FAQ: My spouse and I get along just fine. Can’t we skip the co-parenting plan?

co-parentingNot every divorce is an all-out brawl. In my practice, I have seen plenty of couples where Husband and Wife are able to put their differences aside, have civilized conversations about their separation, and show willingness to work together to create an outcome that everyone can live with. Can that be a recipe for disaster? Yes, if the couple decides to skip important steps in the divorce process.

One of those steps is the creation of a co-parenting plan. I sometimes hear Husband and Wife make the argument that they get along well enough to just work out the child care arrangements without enlisting professional help or getting it all documented. Some are driven by a desire to save money on professional fees. Others genuinely believe that they can create a better result on their own. In reality, both of those motivations are misguided.

A good co-parenting plan takes more than an afternoon around a table and a dash of goodwill. No matter what age the kids are, providing for their well-being through high school graduation and beyond requires considerable logistics. You must consider each of the following points to start.

  • Where will the kids live? If the parents will split their time with the kids, what will be the schedule?
  • Which will be the primary home to be used for school enrollment?
  • How will the parents make decisions regarding the children’s schedule during school vacations?
  • What is the process for making medical and travel decisions for the kids?
  • What about choosing (and paying for) after-school activities?
  • What is the process for resolving disputes in the event one parent wants to take the kids to Italy for Spring Break (or get them enrolled in football) and the other parent is against it?
  • How will the couple handle holidays and birthdays?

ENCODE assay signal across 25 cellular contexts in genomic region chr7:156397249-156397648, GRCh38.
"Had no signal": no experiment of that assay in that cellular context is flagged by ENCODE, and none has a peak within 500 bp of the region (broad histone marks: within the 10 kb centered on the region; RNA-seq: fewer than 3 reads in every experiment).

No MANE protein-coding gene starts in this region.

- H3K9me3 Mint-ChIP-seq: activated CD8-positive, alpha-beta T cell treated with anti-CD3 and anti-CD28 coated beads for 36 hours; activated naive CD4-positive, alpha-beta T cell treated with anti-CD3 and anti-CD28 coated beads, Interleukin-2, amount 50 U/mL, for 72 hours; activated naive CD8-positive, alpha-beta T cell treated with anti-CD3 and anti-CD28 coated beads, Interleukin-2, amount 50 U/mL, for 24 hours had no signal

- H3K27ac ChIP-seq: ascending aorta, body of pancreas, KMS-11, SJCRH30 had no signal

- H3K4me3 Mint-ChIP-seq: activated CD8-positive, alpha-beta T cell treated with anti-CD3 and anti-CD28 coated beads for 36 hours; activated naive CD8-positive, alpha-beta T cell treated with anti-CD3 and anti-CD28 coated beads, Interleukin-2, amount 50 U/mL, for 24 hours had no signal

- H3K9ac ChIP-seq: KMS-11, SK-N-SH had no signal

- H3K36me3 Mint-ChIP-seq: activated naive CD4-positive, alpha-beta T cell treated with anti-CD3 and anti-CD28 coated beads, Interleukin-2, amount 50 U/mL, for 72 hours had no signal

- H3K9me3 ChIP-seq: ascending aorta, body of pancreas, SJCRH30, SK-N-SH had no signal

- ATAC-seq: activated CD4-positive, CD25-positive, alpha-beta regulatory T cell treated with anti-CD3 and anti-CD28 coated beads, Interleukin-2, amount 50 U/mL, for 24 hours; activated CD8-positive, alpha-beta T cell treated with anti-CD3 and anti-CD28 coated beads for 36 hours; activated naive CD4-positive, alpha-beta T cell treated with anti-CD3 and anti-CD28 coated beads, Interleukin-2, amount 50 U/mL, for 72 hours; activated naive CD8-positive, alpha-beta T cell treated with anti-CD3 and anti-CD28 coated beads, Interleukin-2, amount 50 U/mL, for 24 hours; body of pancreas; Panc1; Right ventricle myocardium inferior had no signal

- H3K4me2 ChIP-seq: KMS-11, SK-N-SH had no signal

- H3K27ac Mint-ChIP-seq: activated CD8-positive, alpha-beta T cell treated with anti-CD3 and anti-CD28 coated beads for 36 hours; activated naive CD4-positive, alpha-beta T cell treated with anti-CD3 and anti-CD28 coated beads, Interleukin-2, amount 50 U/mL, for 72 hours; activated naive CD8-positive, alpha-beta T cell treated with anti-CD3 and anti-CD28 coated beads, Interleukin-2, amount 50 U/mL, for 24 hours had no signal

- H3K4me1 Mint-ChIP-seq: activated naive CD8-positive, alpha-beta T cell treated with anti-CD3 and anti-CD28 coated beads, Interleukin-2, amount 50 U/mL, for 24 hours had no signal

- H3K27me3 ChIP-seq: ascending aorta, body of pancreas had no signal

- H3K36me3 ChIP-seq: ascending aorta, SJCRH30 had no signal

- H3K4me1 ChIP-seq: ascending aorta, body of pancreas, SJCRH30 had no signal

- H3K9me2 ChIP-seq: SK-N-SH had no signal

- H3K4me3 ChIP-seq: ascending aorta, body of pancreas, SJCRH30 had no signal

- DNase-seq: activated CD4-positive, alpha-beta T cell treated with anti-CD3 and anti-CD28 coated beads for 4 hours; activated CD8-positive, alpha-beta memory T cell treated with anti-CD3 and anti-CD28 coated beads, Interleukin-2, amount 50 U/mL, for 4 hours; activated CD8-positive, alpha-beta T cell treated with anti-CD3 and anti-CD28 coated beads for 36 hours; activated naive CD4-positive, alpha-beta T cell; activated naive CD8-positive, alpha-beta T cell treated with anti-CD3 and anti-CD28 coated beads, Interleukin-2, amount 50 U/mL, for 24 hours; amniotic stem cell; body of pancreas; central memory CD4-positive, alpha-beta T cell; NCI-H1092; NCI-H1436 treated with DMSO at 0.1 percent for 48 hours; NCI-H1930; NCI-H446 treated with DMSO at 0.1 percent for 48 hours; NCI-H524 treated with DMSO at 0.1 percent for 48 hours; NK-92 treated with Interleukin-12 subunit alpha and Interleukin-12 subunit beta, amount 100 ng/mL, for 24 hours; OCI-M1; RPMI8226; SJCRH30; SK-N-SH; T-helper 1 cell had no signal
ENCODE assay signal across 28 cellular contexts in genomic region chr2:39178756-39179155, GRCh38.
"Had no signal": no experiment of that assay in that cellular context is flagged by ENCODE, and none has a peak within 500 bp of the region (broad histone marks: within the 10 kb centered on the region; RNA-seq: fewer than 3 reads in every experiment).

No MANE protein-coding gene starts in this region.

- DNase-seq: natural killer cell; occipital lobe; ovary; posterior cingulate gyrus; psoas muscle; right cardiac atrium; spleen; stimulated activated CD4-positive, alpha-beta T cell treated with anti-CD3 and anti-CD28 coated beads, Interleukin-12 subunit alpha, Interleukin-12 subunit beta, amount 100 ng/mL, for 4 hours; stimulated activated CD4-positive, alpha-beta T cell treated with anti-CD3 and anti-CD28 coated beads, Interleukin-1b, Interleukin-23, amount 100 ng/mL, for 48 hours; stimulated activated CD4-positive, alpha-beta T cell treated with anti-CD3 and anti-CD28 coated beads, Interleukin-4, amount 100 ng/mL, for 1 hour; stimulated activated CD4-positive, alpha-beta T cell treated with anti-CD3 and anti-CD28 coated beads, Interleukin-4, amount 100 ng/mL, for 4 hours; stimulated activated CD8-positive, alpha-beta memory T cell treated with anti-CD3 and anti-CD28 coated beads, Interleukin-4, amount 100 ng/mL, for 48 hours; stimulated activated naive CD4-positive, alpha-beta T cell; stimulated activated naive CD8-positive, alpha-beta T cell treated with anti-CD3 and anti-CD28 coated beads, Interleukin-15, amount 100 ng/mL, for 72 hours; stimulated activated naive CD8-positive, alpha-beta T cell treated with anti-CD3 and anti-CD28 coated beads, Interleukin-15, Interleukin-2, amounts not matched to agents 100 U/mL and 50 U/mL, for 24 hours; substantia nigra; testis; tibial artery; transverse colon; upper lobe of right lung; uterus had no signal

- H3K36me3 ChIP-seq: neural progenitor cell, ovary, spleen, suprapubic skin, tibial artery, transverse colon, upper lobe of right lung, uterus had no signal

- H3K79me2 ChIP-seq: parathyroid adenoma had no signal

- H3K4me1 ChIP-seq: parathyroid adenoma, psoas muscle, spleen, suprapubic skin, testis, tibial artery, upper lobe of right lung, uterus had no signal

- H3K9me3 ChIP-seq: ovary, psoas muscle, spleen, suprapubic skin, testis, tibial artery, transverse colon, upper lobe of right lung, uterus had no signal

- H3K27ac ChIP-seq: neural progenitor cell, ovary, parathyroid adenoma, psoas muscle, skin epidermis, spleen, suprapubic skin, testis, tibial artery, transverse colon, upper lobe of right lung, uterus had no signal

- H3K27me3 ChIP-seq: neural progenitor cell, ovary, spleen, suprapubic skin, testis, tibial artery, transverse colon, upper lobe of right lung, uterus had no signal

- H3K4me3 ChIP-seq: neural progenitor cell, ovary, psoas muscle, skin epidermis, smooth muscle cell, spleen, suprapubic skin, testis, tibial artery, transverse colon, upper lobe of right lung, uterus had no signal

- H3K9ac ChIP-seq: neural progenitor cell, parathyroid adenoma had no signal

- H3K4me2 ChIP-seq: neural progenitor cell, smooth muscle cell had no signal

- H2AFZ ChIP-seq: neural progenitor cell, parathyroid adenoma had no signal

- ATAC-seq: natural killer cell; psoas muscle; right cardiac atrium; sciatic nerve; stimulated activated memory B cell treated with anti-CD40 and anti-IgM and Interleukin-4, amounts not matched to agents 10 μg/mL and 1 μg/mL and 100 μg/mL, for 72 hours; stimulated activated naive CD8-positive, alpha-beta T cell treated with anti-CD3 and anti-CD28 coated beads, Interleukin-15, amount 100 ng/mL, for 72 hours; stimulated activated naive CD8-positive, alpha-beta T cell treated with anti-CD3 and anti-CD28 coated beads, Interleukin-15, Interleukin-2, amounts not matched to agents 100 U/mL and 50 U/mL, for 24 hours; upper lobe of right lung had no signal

• Whose responsibility will it be to purchase clothes, and how will the couple determine the appropriate amount to spend? What about gifts for friends’ birthday parties?
  • In the event family worship is important, will the parents worship together with the child, or is another set of arrangements necessary?
  • In the case of a step-family separation, what is the plan for ongoing contact with the step-parent?
  • Who will determine and implement discipline consequences for the kids who break the rules? Is the biological parent the only one allowed to discipline the child, or will a future step-parent be allowed to do so?

As you can see, the list of questions to consider is lengthy and varied based on the circumstances of each family. While Husband and Wife might get through the initial process without professional help, chances are they won’t be happy in the end. My recommendation is to get a collaborative team involved when it comes to the co-parenting plan, even if the couple gets along well. Every decision made during the divorce will affect the couple’s ability to co-parent effectively, and most people simply don’t have the experience and the knowledge to set this up well on their own. If you are unsure where to begin, reach out to the Brazos Valley Collaborative Divorce Alliance. Our attorneys, financial planners, and communication coaches will connect you with the right professionals to create the best long-term outcomes for your family.

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